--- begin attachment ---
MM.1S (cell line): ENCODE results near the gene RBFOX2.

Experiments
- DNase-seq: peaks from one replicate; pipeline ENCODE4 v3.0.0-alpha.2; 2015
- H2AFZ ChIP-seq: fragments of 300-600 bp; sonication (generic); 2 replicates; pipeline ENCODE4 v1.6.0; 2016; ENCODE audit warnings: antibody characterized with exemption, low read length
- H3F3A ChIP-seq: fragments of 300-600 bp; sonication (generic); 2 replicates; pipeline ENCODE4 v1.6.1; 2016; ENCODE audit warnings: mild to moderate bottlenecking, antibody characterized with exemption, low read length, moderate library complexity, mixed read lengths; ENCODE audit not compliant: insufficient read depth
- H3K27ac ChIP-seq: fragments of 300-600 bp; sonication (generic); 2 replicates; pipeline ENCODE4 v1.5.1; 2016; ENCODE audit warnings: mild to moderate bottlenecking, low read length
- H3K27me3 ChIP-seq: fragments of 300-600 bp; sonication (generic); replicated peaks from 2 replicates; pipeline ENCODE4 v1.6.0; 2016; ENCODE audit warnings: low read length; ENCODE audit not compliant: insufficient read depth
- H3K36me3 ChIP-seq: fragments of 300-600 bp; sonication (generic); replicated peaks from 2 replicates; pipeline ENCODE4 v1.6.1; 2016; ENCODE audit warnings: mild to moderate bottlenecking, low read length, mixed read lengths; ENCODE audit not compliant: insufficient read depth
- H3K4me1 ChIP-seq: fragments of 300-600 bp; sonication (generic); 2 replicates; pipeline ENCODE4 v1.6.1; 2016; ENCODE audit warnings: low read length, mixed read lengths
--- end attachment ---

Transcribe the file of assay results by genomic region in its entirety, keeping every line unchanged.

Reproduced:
MM.1S (cell line): ENCODE results near the gene RBFOX2.

Experiments
- DNase-seq: peaks from one replicate; pipeline ENCODE4 v3.0.0-alpha.2; 2015
- H2AFZ ChIP-seq: fragments of 300-600 bp; sonication (generic); 2 replicates; pipeline ENCODE4 v1.6.0; 2016; ENCODE audit warnings: antibody characterized with exemption, low read length
- H3F3A ChIP-seq: fragments of 300-600 bp; sonication (generic); 2 replicates; pipeline ENCODE4 v1.6.1; 2016; ENCODE audit warnings: mild to moderate bottlenecking, antibody characterized with exemption, low read length, moderate library complexity, mixed read lengths; ENCODE audit not compliant: insufficient read depth
- H3K27ac ChIP-seq: fragments of 300-600 bp; sonication (generic); 2 replicates; pipeline ENCODE4 v1.5.1; 2016; ENCODE audit warnings: mild to moderate bottlenecking, low read length
- H3K27me3 ChIP-seq: fragments of 300-600 bp; sonication (generic); replicated peaks from 2 replicates; pipeline ENCODE4 v1.6.0; 2016; ENCODE audit warnings: low read length; ENCODE audit not compliant: insufficient read depth
- H3K36me3 ChIP-seq: fragments of 300-600 bp; sonication (generic); replicated peaks from 2 replicates; pipeline ENCODE4 v1.6.1; 2016; ENCODE audit warnings: mild to moderate bottlenecking, low read length, mixed read lengths; ENCODE audit not compliant: insufficient read depth
- H3K4me1 ChIP-seq: fragments of 300-600 bp; sonication (generic); 2 replicates; pipeline ENCODE4 v1.6.1; 2016; ENCODE audit warnings: low read length, mixed read lengths